Diagnosis of a vascular malformation is primarily clinical, but ultrasound and especially magnetic resonance imaging (MRI) has an important role [1] in the diagnosis and characterization of the lesion. The treatment of an individual patient is evaluated by a multidisciplinary team that should be centralized in hospitals that have adequate patient population. Treatment options can include minimal therapies such as elevation, compression garments, and aspirin whereas medical management of LMs can require antibiotics and steroids [7]. However, the assessment whether to use surgical or interventional radiologic techniques requires individual evaluation with a multidisciplinary approach and is determined by several factors such as the anatomical site of the lesion, patient expectations, and the facilities at hand in a given hospital. In this judgement the Hamburg classification provides a valuable instrument [8]. Absolute indications for treatment of the CVMs include hemorrhage and hemodynamic problems such as high-output cardiac failure or secondary ischemic complications caused by high-flow AV shunting [9].

Sclerotherapy has become an important tool in the treatment of vascular malformations. However, there has not been presented any evidence that some single sclerosing agent is preponderant if efficiency compared to other products in clinical trials; thus the radiologist personal preference does play a role in the selection of the sclerosant agent [10]. Sclerotherapy is conducted by a radiologist in ultrasound guidance by an injection of a sclerosant substance intravenously, such as polidocanol (Aethoxysklerol®). Polidocanol induces endothelial damage, inflammation, and eventually thrombosis of the vessel. This measure thus causes either a total or partial atrophy of the malformation. The effect of sclerotherapy can be evaluated two months after the injection. Sclerotherapy of VM is in general well tolerated. It can induce some local pain and swelling. In rare cases it can cause necrosis of the skin and nerve injury [11]. LMs are handled by an injection of avirulent Streptococcus Pyogenes bacteria (OK-432, Picibanil®). The injection of bacteria induces a strong inflammation inside the lymphatic vessel thus inducing atrophy of the vessel. CMs are often treated by light or laser treatment [12].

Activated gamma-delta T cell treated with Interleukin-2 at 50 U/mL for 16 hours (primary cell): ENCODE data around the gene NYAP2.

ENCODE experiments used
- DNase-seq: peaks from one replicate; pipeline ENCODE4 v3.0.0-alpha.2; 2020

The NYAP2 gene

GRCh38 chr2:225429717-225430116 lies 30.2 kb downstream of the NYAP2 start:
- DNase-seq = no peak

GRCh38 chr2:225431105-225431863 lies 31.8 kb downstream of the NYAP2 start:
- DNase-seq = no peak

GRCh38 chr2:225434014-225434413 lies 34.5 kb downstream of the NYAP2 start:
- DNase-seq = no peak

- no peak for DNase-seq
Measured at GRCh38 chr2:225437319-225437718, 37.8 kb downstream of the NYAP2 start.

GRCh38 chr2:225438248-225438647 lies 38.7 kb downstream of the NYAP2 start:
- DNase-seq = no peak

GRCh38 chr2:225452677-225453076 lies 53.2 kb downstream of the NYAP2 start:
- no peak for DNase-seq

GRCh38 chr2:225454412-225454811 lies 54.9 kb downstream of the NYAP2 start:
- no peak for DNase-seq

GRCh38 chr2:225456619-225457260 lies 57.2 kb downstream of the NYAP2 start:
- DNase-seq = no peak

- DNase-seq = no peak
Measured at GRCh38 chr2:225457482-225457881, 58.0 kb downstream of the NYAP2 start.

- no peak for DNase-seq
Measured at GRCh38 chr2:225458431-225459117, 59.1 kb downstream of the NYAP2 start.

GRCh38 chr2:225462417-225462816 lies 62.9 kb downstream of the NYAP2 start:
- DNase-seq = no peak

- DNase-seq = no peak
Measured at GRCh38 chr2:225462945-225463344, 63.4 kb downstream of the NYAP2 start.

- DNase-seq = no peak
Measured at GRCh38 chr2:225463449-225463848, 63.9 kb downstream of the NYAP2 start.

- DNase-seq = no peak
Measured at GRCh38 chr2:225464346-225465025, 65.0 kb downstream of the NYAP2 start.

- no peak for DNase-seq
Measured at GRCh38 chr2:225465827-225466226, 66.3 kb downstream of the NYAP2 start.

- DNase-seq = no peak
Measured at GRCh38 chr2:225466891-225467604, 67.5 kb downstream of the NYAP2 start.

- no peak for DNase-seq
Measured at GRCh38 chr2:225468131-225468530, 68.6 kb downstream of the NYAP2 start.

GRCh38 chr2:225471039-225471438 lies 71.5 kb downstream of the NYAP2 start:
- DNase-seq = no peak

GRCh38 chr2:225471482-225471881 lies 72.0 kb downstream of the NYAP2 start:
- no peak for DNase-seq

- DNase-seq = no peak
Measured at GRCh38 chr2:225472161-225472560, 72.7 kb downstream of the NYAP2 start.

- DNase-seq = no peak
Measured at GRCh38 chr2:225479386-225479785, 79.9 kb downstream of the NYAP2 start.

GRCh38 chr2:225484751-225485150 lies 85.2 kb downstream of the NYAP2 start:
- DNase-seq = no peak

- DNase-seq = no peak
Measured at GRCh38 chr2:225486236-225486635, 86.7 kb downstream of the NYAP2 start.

High-flow malformations such as AMs and AVMs on the other hand are treated with surgical excision. However, prior to surgical excision the high-flow malformation is embolized by a radiologist. In this procedure a sclerosant is injected inside the vessel, for example, gelatin, ethanol, or ethylene vinyl alcohol (Onyx®) [13]. In vast majority this results into tissue necrosis and therefore a surgical resection is mandatory after embolization.

VMs are often complex in structure and penetrate through many tissue structures. Thus radical surgical removal of a vascular malformation would often result in too excessive procedure and tissue morbidity. In addition, the vascular malformation is likely to relapse in case of intralesional excision. Therefore, in the case of VMs, the method of treatment is sclerotherapy. Only if repeated sclerotherapies are unsuccessful, a surgical excision can be performed [14].

Despite the vast research and the number of publications made in the field of sclerotherapies, there is not any study made on the effectiveness of sclerotherapies as a monotherapy in the treatment of vascular malformations. In this study, the success rate of sclerotherapy on the treatment of vascular malformations was investigated retrospectively in patients treated in Turku University Hospital between 2003 and 2013.

2. Materials and Methods